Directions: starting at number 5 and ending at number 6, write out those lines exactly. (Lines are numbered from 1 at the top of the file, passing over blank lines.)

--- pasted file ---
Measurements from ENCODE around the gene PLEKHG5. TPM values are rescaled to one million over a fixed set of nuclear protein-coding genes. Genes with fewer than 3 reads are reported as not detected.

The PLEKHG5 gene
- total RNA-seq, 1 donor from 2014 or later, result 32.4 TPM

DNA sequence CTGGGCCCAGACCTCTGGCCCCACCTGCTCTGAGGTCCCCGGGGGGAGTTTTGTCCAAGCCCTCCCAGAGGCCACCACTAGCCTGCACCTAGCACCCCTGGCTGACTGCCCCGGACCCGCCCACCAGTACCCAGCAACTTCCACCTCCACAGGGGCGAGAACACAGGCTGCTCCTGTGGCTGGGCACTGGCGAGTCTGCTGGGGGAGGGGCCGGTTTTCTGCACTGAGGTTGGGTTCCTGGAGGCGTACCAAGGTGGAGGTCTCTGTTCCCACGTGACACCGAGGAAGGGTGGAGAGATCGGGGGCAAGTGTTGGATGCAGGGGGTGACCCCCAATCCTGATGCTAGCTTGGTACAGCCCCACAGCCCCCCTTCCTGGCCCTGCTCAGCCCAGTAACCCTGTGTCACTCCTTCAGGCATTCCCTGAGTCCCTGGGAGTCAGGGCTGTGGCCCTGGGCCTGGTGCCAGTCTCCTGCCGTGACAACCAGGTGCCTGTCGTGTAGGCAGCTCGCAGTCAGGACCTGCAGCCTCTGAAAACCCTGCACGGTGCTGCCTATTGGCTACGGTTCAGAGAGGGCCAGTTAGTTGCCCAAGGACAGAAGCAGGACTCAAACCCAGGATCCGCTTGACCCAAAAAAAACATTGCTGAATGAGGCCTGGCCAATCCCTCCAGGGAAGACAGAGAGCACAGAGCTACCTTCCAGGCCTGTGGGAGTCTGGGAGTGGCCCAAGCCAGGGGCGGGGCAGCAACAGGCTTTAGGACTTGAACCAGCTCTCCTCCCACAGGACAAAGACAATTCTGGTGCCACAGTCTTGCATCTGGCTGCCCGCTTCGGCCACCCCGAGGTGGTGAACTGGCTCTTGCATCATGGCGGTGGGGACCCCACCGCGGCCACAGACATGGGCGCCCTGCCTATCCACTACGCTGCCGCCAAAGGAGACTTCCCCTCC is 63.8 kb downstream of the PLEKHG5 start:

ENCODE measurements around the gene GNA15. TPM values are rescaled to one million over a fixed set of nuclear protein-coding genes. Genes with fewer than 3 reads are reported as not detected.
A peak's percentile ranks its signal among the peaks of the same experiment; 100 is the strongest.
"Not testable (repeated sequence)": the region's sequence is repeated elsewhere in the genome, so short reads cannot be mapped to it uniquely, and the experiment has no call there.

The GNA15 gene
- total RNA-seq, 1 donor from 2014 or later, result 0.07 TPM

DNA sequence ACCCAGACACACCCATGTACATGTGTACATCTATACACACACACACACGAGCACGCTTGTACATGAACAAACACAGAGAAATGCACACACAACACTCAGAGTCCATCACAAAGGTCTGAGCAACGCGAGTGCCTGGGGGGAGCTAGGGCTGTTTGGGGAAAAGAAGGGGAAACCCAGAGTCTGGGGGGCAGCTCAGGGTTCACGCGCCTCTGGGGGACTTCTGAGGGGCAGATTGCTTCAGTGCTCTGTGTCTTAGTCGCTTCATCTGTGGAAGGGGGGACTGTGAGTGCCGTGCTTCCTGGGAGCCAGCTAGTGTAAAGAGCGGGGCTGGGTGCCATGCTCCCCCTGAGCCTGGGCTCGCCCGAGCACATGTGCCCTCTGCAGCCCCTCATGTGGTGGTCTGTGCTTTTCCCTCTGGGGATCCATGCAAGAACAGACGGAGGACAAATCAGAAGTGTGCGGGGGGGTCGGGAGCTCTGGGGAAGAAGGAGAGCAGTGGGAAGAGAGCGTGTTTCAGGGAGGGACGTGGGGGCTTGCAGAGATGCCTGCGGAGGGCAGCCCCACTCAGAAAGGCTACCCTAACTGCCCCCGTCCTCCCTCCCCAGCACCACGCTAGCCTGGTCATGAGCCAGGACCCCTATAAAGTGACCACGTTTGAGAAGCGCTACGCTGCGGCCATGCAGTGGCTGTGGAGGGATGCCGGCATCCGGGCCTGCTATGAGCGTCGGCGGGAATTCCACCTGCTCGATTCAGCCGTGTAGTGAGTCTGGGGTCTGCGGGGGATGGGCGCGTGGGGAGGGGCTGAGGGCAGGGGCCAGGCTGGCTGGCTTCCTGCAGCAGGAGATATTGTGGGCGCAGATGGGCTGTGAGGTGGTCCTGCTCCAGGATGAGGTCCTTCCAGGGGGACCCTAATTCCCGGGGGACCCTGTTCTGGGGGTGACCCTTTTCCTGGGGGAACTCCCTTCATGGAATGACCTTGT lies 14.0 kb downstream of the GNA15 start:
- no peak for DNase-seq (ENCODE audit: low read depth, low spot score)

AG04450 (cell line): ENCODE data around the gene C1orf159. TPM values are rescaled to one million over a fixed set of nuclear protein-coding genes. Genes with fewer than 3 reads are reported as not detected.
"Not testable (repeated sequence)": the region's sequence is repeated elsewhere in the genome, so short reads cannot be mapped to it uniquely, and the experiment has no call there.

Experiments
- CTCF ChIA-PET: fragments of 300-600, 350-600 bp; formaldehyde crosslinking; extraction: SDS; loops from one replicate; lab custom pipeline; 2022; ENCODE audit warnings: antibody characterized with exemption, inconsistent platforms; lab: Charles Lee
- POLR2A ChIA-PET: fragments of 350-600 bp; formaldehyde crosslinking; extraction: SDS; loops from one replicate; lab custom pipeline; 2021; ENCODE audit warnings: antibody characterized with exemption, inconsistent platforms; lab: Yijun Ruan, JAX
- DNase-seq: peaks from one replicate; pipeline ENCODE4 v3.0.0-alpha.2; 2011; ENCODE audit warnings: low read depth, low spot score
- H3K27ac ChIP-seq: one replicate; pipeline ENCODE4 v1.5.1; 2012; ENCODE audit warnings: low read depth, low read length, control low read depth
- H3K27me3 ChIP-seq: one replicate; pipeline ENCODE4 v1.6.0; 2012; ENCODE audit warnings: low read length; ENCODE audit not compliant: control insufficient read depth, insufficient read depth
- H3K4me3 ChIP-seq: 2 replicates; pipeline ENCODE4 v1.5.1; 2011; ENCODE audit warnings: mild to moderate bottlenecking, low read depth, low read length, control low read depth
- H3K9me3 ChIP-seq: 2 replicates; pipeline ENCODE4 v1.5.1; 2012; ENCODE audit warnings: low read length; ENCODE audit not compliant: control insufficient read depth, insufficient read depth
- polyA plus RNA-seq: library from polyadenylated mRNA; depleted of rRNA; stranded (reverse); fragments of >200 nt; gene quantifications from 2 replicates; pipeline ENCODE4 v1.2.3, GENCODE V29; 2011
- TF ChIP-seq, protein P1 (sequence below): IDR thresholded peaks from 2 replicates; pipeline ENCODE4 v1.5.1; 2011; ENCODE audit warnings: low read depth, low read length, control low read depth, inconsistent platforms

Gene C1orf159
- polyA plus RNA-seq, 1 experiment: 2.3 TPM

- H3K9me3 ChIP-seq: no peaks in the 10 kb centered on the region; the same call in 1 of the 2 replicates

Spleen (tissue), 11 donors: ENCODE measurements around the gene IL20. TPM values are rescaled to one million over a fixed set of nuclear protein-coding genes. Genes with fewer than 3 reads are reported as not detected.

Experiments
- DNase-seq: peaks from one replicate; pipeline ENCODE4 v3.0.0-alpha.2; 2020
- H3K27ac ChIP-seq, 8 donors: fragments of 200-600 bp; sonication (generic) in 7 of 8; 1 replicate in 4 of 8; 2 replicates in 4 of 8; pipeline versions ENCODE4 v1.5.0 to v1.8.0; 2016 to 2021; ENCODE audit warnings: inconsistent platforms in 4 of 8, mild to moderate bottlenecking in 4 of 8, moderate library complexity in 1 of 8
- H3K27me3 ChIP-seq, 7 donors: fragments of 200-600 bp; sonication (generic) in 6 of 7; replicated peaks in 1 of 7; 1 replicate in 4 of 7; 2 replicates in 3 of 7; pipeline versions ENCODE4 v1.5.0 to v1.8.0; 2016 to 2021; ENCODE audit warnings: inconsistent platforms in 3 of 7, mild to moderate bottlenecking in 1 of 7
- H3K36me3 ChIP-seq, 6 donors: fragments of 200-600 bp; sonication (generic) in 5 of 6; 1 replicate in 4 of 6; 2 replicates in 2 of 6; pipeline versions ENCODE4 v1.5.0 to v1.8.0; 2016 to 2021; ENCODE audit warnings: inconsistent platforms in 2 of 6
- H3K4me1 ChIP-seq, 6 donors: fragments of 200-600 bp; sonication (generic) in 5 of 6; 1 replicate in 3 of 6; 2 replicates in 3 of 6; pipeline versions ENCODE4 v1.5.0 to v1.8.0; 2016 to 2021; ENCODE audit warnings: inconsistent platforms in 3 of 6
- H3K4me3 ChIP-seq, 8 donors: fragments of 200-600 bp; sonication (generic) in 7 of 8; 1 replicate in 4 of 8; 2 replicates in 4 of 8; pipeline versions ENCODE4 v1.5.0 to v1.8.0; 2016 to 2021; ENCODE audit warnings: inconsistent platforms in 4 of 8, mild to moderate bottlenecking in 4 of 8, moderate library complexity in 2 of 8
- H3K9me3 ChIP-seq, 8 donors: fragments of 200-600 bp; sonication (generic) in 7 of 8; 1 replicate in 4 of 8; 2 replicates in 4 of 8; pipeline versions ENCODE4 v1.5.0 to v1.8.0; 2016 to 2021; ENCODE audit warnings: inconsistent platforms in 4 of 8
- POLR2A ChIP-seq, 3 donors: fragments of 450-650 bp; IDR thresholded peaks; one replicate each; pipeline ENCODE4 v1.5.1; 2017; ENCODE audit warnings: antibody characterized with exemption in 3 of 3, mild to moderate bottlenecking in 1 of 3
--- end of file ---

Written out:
ENCODE measurements around the gene GNA15. TPM values are rescaled to one million over a fixed set of nuclear protein-coding genes. Genes with fewer than 3 reads are reported as not detected.
A peak's percentile ranks its signal among the peaks of the same experiment; 100 is the strongest.